How To Buy Your Next Used Surfboard: Tips From BoardHunt.com
Buying a used surfboard is the absolute best way for any person to get started surfing. It is also the most cost efficient way to build your quiver and start experimenting with your surfing experience. With the high price of quality craftsmanship and the need to stretch our dollars as far as possible, it is important to buy the right used surfboard and get good value for your money. Our very own Lieutenant Dang spoke with BoardHunt.com to find out how we should all go about buying a used surfboard.
SS: What are some things surfers should look out for when buying a used board?
BH: A coupe of key points are...
Boards are like cars, drive them off the lot and the value goes down. Buyers should always looks for a bargain by comparing to other comparable used board pricing and retail. The discount should be fair based on the condition of the board. You can get a good idea of prices just by browsing the site and checking the user rating.
Is it new, used, or like new? We actually display this on every Boardhunt ad.
How many dings?
What is the severity of each ding?
Have they been fixed?
If not, how much will it cost to fix?
Was this considered in the price?
How well have they been fixed?
Was it professionally done?
Are the dings bad enough to lead to a broken board down the road?
Some dings aren’t fixed immediately which causes water log. This is easy to spot, just look for yellow spots around the ding.
Is this the right board for me considering my experience level? (e.g. shortboards are for intermediate and above where fun shapes and longboards are more beginner)
Are the dims (height, thickness, width) in the general range for my experience level, height, and weight? Is there room for growth?
Surfers with more understanding of style and progression, they may want to consider…
Desired nose and tail rocker, the shape of the deck (eg dome vs. flat), rails (e.g. how pulled in and how much of an edge?), nose thickness & width, tail type & width, bottom concave and vee, channels, hips, fin set up & placements, glassing weight, construction of the board (epoxy, carbon, poly, foamie, wood, soy), and more that local shapers can speak to...
How good is the foam? Squeeze the rails to see if they rails are still firm or too spongy.
SurfScience: Nice, thanks guys. Now your site, BoardHunt.com, deals a lot with used surfboards, tell us a bit more about your site and the purpose behind it.
BoardHunt: Sure, we’re a group regular guys who like to ride boards and know a thing or two about web technology. Basically, our site is a specialized online marketplace that connects surfers so they can buy and sell surfboards to each other. We want to make it easier to find boards, or sell them.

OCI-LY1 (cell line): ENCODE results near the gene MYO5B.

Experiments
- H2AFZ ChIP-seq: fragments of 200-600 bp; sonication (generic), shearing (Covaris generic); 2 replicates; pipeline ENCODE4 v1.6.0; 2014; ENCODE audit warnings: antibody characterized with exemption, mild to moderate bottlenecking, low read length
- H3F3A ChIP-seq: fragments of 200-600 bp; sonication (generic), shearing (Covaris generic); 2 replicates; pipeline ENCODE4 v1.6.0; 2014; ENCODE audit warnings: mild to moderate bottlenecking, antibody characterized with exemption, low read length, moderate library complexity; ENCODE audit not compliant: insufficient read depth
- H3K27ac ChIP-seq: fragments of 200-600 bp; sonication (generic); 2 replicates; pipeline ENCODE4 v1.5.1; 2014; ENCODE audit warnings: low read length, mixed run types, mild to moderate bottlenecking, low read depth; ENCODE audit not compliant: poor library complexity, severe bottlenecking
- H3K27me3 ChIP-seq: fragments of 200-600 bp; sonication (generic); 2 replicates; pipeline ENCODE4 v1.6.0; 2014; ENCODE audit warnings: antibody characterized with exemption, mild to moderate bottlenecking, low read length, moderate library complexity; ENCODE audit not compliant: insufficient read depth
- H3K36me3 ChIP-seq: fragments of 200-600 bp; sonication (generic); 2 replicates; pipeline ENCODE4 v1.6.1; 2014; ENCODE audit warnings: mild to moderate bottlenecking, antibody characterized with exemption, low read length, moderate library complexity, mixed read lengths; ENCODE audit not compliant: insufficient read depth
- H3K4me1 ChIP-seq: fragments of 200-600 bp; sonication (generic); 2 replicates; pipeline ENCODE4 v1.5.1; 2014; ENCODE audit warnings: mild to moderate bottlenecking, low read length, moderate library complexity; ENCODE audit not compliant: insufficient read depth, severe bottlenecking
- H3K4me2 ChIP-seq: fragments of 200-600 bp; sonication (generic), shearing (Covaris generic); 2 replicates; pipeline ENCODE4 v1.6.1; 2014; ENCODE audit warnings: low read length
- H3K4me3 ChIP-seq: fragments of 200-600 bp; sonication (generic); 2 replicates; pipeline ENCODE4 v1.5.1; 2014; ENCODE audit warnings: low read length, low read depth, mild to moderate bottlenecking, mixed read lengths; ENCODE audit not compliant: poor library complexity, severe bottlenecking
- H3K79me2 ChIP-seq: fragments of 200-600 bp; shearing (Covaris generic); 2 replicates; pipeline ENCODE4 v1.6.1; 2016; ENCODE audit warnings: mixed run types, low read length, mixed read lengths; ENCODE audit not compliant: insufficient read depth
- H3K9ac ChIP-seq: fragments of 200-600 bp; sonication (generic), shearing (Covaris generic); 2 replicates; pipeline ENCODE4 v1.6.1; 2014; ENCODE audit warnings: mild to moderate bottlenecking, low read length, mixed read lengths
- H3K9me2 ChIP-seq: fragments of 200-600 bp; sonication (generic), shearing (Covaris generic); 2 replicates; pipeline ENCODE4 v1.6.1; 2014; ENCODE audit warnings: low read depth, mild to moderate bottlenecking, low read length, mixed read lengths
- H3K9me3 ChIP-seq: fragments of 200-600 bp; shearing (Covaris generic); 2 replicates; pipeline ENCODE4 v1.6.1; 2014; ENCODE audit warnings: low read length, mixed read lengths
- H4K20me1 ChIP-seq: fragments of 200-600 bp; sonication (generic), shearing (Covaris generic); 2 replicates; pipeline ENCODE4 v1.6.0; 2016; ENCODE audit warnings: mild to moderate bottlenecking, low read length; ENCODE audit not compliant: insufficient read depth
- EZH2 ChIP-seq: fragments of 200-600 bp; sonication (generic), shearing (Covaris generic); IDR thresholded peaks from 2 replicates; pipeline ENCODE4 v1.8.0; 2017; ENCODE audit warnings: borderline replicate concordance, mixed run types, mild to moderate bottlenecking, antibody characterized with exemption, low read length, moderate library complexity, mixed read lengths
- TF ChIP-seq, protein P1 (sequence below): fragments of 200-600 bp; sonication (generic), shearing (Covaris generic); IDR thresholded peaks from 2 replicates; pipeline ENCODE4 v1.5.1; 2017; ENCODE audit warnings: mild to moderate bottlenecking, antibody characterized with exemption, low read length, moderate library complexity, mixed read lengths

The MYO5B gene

SS: What made you start BoardHunt.com and how did you get started?
BH: There had to be a better way to buy/sell online plus we didn’t like losing 30% on surfboard trade-ins. In the beginning of development, we actually used Craigslist as an example of what NOT to be. It makes sense for toasters but not surfboards. We wanted to improve the idea, not copy the same problems.
SS: Do you find that people are reluctant to buy surfboards over the internet? What are their concerns and what measures can be taken to avoid potential problems.
BH: Buying yes, find over the web, no. That’s why Boardhunt only connects the users.
People who buy surfboards over the web are concerned with scams. Either the boards aren’t as advertised or someone is scamming for money or a free board. We’ve seen one user receive a check for $2500 for a board that was selling for $250. The buyer was overseas and they wanted the difference deposited into an east coast bank. Sketchy, yet pretty easy to spot. To ease this type of skepticism, we have seen some use secure sites like PayPal and Google checkout.
But still, this doesn’t guarantee a shipment. If you must go this route, try feeling out the other person as much as possible as use your best judgment.
If you’re buying a new board that requires shipping then use a reputable store like Killerdana or Surfstation. They know how to ship boards.
SS: Should surfers buy surfboard that are local to them or is it safe to buy a board that needs to be shipped? What type of precaution should they take?
BH: Yes, we always promote buying local on our site. It entirely removes the possibility of any scam.
If you must buy and ship be very careful. Try to get some kind of read on the other person. Don’t limit yourself to email. Ask smart questions over phone dialog that exposes their experience, and trustworthiness. Get creative - you could check their reputation on eBay or confirm their identity/authenticity on Facebook or Myspace.
SS: Tell us about some of BoardHunt.com’s coolest features.
BH: "Ask-a-Pro". This tool allows our users to get advice from more experienced riders in the community. We found that the used board buyer needs guidance when buying boards.
"More ads by this user": This quickly lists everything a particular seller is selling on one page.
Board Filters: This narrows down your selection in several ways. Otherwise it’s like finding a needle in a haystack. You can search by ads (for sale or wanted), by area, by seller (commercial or non-commercial), by board keyword, by board type, by board height, by condition, by number of fins, by tails and by price range.
"Boost": This helps users sell faster. It displays their ads to premium locations which will easily double, triple, or quadruple the exposure.